Investing in Climate Tech for Mid-sized Indian Companies - A Summary for Indian CEOs - India Renewable Energy Consulting – Solar, Biomass, Wind, Cleantech
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Net Zero by Narsi is a series of brief posts by Narasimhan Santhanam (Narsi), on decarbonization and climate solutions.
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𝐀 𝐬𝐮𝐦𝐦𝐚𝐫𝐲 𝐟𝐨𝐫 𝐈𝐧𝐝𝐢𝐚𝐧 𝐂𝐄𝐎𝐬

In the last month alone, at our climate tech consulting division (EAI), I have been approached by CEOs of about 10 mid-sized Indian firms (Rs 1000-3000 crores annual revenues, industries ranging from textiles to food to auto), seeking my suggestions on investing in 𝐠𝐫𝐨𝐰𝐭𝐡 𝐨𝐩𝐩𝐨𝐫𝐭𝐮𝐧𝐢𝐭𝐢𝐞𝐬 within clean energy – in solar cells, wind turbines, biofuels, Li-ion battery cells, electric vehicles…

Mid-sized companies have unique challenges and opportunities in climate tech investments, different from those for very large firms (Reliance, Tata…) and those for small businesses.

This brief post is a summary of my initial suggestions to them.

Every vertical has specific characteristics – wind turbines cost a minimum of about Rs 10 crores and are 100% B2B while electric scooters could cost as little as Rs 50,000 but are B2C leaning – but there are certain common aspects that top management of Indian companies should consider before making major investment decisions.

These are even more important for mid-sized companies NOT relying purely on government policies or selling solely to central or state governments.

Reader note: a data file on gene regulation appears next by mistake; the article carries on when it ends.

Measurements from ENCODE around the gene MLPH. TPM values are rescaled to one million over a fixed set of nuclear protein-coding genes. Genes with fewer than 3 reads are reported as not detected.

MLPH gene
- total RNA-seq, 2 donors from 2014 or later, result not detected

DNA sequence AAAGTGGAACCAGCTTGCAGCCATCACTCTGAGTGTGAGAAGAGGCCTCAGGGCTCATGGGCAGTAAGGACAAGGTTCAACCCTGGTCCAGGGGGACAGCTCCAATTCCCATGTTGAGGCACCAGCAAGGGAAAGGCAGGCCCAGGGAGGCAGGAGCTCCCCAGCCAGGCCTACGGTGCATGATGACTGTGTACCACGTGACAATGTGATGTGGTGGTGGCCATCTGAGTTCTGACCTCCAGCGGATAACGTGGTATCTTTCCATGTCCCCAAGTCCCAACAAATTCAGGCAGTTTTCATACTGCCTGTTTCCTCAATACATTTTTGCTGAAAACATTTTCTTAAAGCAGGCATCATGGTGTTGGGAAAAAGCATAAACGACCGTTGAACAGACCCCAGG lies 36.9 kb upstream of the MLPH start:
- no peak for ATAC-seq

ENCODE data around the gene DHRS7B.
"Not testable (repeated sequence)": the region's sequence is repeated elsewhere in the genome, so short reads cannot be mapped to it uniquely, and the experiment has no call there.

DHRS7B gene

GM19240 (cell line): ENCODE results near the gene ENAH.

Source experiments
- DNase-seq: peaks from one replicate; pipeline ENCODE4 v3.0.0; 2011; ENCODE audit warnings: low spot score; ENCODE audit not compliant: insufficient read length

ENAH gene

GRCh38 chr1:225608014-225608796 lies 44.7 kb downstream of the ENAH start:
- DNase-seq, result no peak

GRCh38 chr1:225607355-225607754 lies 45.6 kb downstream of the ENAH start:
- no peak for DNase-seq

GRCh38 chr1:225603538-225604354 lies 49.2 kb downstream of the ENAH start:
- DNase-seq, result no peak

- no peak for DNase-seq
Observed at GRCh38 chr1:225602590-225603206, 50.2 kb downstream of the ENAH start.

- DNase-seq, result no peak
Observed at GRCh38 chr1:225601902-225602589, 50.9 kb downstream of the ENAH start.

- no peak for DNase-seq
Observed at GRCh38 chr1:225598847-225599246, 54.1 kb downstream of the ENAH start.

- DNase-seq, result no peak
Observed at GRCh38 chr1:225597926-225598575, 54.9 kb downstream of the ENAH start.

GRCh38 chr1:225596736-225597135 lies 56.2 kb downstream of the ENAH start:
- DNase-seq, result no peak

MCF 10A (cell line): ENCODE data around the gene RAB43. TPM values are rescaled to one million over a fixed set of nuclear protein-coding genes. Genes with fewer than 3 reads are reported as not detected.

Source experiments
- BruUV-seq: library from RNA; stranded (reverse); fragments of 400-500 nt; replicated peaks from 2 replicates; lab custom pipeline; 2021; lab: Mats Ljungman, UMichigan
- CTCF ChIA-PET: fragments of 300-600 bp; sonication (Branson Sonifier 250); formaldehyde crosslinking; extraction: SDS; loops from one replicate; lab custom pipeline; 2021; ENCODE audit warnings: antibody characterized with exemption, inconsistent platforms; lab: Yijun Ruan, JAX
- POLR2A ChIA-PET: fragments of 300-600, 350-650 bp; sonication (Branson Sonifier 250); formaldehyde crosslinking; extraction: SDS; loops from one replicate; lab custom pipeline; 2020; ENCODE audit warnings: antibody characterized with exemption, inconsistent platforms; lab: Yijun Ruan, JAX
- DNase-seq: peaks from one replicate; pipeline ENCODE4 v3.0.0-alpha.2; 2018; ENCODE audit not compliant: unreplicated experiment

I list three aspects for these firms to consider:

𝐎𝐍𝐄 – 𝐋𝐎𝐍𝐆 𝐓𝐄𝐑𝐌 𝐕𝐈𝐄𝐖 – Most sizable climate tech investments will need a long-term view for success. Perhaps this is obvious, but it was not to some CEOs. I’d suggest a 15 year perspective, 20 will be nicer. You can’t plan everything now, but be prepared to grow the business for that long.

𝐓𝐖𝐎 – 𝐌𝐔𝐋𝐓𝐈𝐏𝐋𝐄 𝐁𝐔𝐒𝐈𝐍𝐄𝐒𝐒 𝐌𝐎𝐃𝐄𝐋𝐒 – Some climate tech “products” are technically commodities – solar power generation, for instance. But if you wish to build growth businesses in these products, look for different models and markets outside of stuff like long term PPAs ( Eg: a 20 year PPA for solar power at a rock-bottom tariff). The “Low risk = Low returns” force of gravity exists for climate tech too.

𝐓𝐇𝐑𝐄𝐄 – 𝐃𝐈𝐅𝐅𝐄𝐑𝐄𝐍𝐓𝐈𝐀𝐁𝐈𝐋𝐈𝐓𝐘 – Going beyond new business models, choose opportunities with potential to be differentiated on tech and solutions. Climate tech does provide such differentiable opportunities but you need to work hard to identify those that are optimal for you – one hint: look for unsexy opportunities in component and sub-component production.

While adding premium value (and returns) requires many different actions, I feel the above three are fundamental pillars that CEOs of mid-sized Indian firms should consider before making sizable investments in climate tech.

India’s (and global) massive energy transition is an excellent opportunity for hundreds of Indian mid-sized businesses to leap into the next orbit, but please choose the 𝐫𝐢𝐠𝐡𝐭 𝐨𝐩𝐩𝐨𝐫𝐭𝐮𝐧𝐢𝐭𝐲 𝐟𝐨𝐫 𝐠𝐫𝐨𝐰𝐭𝐡 – not just topline.

All the super best!

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About Narasimhan Santhanam (Narsi)

Narsi, a Director at EAI, Co-founded one of India's first climate tech consulting firm in 2008.

Since then, he has assisted over 250 Indian and International firms, across many climate tech domain Solar, Bio-energy, Green hydrogen, E-Mobility, Green Chemicals.

Narsi works closely with senior and top management corporates and helps then devise strategy and go-to-market plans to benefit from the fast growing Indian Climate tech market.


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